Psychologists at Ruhr-Universität Bochum have studied in what way hormonal contraceptives affect the efficacy of anxiety therapy. They demonstrated that women who were on the pill benefitted less from exposure therapy than women who didn’t take any oral contraceptives. Friederike Raeder, Professor Armin Zlomuzica and colleagues describe the results in the Journal of Psychiatric Research, published online on 28 September 2019.
In their study, the researchers included 28 women who used hormonal contraception and 26 who didn’t take any oral contraceptives. All participants suffered from arachnophobia and took part in the same treatment at Zentrum für Psychotherapie (psychotherapy centre) in Bochum. During exposure therapy, they gradually learned to approach spiders.
Subjective and objective gauges of arachnophobia
The researchers assessed the participants’ symptom severity with the aid of different arachnophobia questionnaires. In addition, the women underwent a so-called behavioural approach task. To this end, they were asked to approach a spider in a terrarium as closely as possible — the distance is a gauge for avoiding the phobic object.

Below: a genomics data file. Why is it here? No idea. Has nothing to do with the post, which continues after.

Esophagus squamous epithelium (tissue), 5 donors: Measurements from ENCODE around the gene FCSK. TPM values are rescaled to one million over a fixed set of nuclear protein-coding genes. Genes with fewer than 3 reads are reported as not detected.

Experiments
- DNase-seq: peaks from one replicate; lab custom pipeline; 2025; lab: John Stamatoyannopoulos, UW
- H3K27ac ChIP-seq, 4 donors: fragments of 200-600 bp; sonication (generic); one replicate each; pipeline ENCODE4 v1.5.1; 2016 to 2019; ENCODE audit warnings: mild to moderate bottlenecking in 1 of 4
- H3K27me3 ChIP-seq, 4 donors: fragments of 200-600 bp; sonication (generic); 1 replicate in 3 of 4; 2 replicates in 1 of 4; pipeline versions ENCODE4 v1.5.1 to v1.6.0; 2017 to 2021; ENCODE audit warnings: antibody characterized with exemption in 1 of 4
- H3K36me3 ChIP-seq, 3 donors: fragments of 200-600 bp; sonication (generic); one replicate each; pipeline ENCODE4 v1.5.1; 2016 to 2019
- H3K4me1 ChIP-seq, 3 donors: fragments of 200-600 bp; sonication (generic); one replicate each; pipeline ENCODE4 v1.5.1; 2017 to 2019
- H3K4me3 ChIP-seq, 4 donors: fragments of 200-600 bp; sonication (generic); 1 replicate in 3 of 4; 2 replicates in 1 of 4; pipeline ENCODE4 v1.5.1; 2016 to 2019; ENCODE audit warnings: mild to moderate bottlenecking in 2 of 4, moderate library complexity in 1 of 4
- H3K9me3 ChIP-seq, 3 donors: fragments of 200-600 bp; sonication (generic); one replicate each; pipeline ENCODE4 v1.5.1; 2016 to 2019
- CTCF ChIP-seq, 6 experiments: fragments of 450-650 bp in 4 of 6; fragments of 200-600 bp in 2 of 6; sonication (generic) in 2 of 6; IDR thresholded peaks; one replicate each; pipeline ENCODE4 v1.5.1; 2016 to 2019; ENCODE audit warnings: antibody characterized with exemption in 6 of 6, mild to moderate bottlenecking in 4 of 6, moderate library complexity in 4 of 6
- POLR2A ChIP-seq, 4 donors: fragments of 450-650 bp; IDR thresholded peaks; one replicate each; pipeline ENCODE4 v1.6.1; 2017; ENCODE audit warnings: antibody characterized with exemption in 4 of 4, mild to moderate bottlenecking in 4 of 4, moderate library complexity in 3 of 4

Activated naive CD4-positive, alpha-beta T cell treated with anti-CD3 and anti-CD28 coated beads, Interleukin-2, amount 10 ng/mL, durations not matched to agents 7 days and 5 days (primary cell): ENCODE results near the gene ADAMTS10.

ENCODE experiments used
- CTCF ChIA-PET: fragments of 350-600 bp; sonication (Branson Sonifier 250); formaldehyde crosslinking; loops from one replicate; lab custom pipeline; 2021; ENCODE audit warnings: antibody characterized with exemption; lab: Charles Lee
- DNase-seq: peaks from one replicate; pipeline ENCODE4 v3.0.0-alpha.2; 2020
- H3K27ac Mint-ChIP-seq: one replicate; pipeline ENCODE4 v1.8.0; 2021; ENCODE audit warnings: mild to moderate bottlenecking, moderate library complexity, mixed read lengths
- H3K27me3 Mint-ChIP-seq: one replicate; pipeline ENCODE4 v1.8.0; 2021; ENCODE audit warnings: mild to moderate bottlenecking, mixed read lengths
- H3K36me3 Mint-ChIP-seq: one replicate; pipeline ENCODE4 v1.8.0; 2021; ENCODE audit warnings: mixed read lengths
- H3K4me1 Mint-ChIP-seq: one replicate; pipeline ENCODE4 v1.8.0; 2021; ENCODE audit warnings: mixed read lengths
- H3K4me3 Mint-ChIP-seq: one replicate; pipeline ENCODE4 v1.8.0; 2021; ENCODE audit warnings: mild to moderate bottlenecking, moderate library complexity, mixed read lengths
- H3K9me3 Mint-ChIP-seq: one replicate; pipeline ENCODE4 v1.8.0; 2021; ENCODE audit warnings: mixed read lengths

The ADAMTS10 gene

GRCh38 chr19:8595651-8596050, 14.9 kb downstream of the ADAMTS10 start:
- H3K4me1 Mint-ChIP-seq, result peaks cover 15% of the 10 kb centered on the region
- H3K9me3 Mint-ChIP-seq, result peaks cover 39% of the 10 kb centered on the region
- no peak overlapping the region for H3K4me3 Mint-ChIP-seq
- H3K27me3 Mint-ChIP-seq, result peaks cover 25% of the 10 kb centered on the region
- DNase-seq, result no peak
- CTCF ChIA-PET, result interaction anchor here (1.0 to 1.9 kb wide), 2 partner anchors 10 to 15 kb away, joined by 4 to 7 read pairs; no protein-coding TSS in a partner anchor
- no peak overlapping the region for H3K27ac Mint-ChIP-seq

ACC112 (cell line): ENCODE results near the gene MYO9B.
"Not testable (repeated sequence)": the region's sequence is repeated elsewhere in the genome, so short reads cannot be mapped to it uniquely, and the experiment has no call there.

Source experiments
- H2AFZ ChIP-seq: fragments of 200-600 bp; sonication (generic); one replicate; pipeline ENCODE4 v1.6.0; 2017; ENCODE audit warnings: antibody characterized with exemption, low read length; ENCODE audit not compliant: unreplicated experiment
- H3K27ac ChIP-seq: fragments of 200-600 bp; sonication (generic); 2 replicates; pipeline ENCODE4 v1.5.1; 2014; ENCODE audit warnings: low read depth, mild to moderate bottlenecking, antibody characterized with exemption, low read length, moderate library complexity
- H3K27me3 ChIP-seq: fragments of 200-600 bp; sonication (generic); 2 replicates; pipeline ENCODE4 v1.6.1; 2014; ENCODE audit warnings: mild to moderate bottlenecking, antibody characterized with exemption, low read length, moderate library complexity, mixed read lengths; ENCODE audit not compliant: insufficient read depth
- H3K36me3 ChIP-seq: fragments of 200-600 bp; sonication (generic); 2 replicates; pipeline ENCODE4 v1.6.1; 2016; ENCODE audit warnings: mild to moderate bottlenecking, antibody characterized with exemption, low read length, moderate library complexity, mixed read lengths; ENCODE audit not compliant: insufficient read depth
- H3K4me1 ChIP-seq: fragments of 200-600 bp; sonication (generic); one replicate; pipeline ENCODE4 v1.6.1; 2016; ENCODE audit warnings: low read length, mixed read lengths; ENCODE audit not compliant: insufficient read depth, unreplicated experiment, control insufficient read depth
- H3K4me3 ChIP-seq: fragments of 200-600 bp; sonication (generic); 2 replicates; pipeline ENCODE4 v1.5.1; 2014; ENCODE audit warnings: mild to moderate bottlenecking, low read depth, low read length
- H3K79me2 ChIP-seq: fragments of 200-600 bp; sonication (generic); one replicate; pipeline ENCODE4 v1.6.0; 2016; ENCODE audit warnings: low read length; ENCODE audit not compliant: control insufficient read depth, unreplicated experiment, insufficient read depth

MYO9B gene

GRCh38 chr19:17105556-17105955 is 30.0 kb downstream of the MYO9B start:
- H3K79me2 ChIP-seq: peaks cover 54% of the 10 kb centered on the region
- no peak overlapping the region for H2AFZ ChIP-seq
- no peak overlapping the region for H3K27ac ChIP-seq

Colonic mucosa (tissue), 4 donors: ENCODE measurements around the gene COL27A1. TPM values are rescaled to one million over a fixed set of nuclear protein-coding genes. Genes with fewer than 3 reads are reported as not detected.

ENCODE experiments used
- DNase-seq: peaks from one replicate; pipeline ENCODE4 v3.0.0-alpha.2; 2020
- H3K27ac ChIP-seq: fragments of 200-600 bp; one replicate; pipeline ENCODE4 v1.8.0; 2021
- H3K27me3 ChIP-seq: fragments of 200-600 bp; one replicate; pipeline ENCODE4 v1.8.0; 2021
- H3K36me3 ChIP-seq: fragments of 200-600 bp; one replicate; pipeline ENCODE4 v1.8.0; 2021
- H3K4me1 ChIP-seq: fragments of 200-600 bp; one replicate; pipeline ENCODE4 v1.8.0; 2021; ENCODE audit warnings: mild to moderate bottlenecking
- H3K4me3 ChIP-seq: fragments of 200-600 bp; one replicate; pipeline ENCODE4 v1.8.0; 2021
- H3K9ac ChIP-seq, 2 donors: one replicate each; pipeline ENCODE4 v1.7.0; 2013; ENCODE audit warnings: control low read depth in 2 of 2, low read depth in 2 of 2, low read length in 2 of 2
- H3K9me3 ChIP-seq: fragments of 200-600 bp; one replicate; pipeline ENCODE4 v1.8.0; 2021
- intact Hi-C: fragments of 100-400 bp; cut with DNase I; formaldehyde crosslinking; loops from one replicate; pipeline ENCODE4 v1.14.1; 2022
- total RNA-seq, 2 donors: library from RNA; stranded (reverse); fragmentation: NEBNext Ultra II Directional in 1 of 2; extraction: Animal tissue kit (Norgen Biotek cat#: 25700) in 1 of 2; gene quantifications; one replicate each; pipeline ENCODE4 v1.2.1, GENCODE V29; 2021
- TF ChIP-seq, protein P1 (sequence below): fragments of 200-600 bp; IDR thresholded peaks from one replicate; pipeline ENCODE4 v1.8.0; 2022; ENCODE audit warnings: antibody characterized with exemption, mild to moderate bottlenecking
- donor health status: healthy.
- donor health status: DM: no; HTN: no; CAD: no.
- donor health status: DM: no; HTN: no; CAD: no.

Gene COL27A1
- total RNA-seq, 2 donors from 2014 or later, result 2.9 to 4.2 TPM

The tests took place prior to exposure therapy, immediately after treatment, and once again six weeks later.
In all participants, the symptom severity was reduced through therapy. Moreover, all women approached the terrarium with the spider more closely after undergoing treatment than prior to therapy. Six weeks after treatment, however, symptom severity in women who didn’t use hormonal contraception decreased to a greater extent than in women who took oral contraceptives. Accordingly, the benefits of exposure therapy were much more pronounced in patients who didn’t take hormonal contraception.
Estradiol level might affect central learning processes
“These results might be caused by the fact that oral contraceptives affect central learning and memory processes in exposure therapy,” says Armin Zlomuzica. Researchers suppose that exposure therapy is based on so-called extinction learning, where previously learned associations between stimuli and phobic reactions are unlearned.
Animal and human studies conducted by other research groups had shown that extinction learning is impaired by the administration of oral contraceptives. One of the reason for this might be the reduced estradiol level due to hormonal contraception.
“The negative influence of oral contraceptives on therapy effectiveness didn’t become evident until six weeks later. Our results show that it is necessary to monitor and consider any potential hormonal impact during psychotherapeutic treatment,” concludes Armin Zlomuzica. However, it is not yet fully understood in what way the effects of oral contraceptives are communicated on the biological level.